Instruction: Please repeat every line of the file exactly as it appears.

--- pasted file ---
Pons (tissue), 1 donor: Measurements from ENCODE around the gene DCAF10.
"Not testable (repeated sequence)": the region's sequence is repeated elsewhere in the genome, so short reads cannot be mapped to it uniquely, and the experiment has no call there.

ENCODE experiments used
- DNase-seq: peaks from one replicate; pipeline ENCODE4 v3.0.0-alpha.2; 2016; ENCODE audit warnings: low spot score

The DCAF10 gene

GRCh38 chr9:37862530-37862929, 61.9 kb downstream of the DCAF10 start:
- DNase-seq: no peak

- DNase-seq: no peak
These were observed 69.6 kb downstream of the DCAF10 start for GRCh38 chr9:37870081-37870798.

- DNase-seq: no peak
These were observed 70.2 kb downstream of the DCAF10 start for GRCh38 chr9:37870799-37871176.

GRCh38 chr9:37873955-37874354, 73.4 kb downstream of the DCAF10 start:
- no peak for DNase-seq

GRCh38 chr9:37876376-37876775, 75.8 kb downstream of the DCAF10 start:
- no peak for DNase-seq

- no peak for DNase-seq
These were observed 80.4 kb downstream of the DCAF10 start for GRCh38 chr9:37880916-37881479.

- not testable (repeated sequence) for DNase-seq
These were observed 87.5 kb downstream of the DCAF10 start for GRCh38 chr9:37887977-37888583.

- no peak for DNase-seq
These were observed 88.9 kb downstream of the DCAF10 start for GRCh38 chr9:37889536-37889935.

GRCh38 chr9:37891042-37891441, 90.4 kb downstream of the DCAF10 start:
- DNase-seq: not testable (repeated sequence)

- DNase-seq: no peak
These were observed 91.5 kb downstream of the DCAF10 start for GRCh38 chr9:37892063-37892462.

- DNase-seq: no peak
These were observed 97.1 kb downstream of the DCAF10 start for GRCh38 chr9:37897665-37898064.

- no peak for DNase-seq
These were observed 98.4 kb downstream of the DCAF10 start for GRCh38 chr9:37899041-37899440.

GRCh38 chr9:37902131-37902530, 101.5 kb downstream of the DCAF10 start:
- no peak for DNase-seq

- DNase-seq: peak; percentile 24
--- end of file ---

Pons (tissue), 1 donor: Measurements from ENCODE around the gene DCAF10.
"Not testable (repeated sequence)": the region's sequence is repeated elsewhere in the genome, so short reads cannot be mapped to it uniquely, and the experiment has no call there.

ENCODE experiments used
- DNase-seq: peaks from one replicate; pipeline ENCODE4 v3.0.0-alpha.2; 2016; ENCODE audit warnings: low spot score

The DCAF10 gene

GRCh38 chr9:37862530-37862929, 61.9 kb downstream of the DCAF10 start:
- DNase-seq: no peak

- DNase-seq: no peak
These were observed 69.6 kb downstream of the DCAF10 start for GRCh38 chr9:37870081-37870798.

- DNase-seq: no peak
These were observed 70.2 kb downstream of the DCAF10 start for GRCh38 chr9:37870799-37871176.

GRCh38 chr9:37873955-37874354, 73.4 kb downstream of the DCAF10 start:
- no peak for DNase-seq

GRCh38 chr9:37876376-37876775, 75.8 kb downstream of the DCAF10 start:
- no peak for DNase-seq

- no peak for DNase-seq
These were observed 80.4 kb downstream of the DCAF10 start for GRCh38 chr9:37880916-37881479.

- not testable (repeated sequence) for DNase-seq
These were observed 87.5 kb downstream of the DCAF10 start for GRCh38 chr9:37887977-37888583.

- no peak for DNase-seq
These were observed 88.9 kb downstream of the DCAF10 start for GRCh38 chr9:37889536-37889935.

GRCh38 chr9:37891042-37891441, 90.4 kb downstream of the DCAF10 start:
- DNase-seq: not testable (repeated sequence)

- DNase-seq: no peak
These were observed 91.5 kb downstream of the DCAF10 start for GRCh38 chr9:37892063-37892462.

- DNase-seq: no peak
These were observed 97.1 kb downstream of the DCAF10 start for GRCh38 chr9:37897665-37898064.

- no peak for DNase-seq
These were observed 98.4 kb downstream of the DCAF10 start for GRCh38 chr9:37899041-37899440.

GRCh38 chr9:37902131-37902530, 101.5 kb downstream of the DCAF10 start:
- no peak for DNase-seq

- DNase-seq: peak; percentile 24